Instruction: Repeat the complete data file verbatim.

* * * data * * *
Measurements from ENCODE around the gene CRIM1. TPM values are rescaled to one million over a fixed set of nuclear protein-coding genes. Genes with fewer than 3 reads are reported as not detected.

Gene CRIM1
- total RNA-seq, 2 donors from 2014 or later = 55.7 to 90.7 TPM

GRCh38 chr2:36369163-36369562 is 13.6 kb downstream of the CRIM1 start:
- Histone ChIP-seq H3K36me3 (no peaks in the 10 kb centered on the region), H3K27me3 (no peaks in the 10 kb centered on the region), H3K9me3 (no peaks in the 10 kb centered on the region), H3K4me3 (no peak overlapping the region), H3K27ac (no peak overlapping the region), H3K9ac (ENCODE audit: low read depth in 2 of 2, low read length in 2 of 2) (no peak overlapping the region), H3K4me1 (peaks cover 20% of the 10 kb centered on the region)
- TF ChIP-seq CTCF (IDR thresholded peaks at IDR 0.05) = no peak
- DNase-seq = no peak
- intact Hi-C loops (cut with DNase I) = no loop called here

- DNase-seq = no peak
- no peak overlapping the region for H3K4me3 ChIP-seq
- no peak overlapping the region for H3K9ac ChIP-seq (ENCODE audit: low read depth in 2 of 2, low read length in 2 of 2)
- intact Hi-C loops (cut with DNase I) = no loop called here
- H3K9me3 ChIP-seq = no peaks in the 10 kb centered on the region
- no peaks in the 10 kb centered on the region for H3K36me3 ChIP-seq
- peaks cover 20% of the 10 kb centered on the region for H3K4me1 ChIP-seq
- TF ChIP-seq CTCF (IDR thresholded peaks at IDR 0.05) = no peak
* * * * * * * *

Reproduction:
Measurements from ENCODE around the gene CRIM1. TPM values are rescaled to one million over a fixed set of nuclear protein-coding genes. Genes with fewer than 3 reads are reported as not detected.

Gene CRIM1
- total RNA-seq, 2 donors from 2014 or later = 55.7 to 90.7 TPM

GRCh38 chr2:36369163-36369562 is 13.6 kb downstream of the CRIM1 start:
- Histone ChIP-seq H3K36me3 (no peaks in the 10 kb centered on the region), H3K27me3 (no peaks in the 10 kb centered on the region), H3K9me3 (no peaks in the 10 kb centered on the region), H3K4me3 (no peak overlapping the region), H3K27ac (no peak overlapping the region), H3K9ac (ENCODE audit: low read depth in 2 of 2, low read length in 2 of 2) (no peak overlapping the region), H3K4me1 (peaks cover 20% of the 10 kb centered on the region)
- TF ChIP-seq CTCF (IDR thresholded peaks at IDR 0.05) = no peak
- DNase-seq = no peak
- intact Hi-C loops (cut with DNase I) = no loop called here

- DNase-seq = no peak
- no peak overlapping the region for H3K4me3 ChIP-seq
- no peak overlapping the region for H3K9ac ChIP-seq (ENCODE audit: low read depth in 2 of 2, low read length in 2 of 2)
- intact Hi-C loops (cut with DNase I) = no loop called here
- H3K9me3 ChIP-seq = no peaks in the 10 kb centered on the region
- no peaks in the 10 kb centered on the region for H3K36me3 ChIP-seq
- peaks cover 20% of the 10 kb centered on the region for H3K4me1 ChIP-seq
- TF ChIP-seq CTCF (IDR thresholded peaks at IDR 0.05) = no peak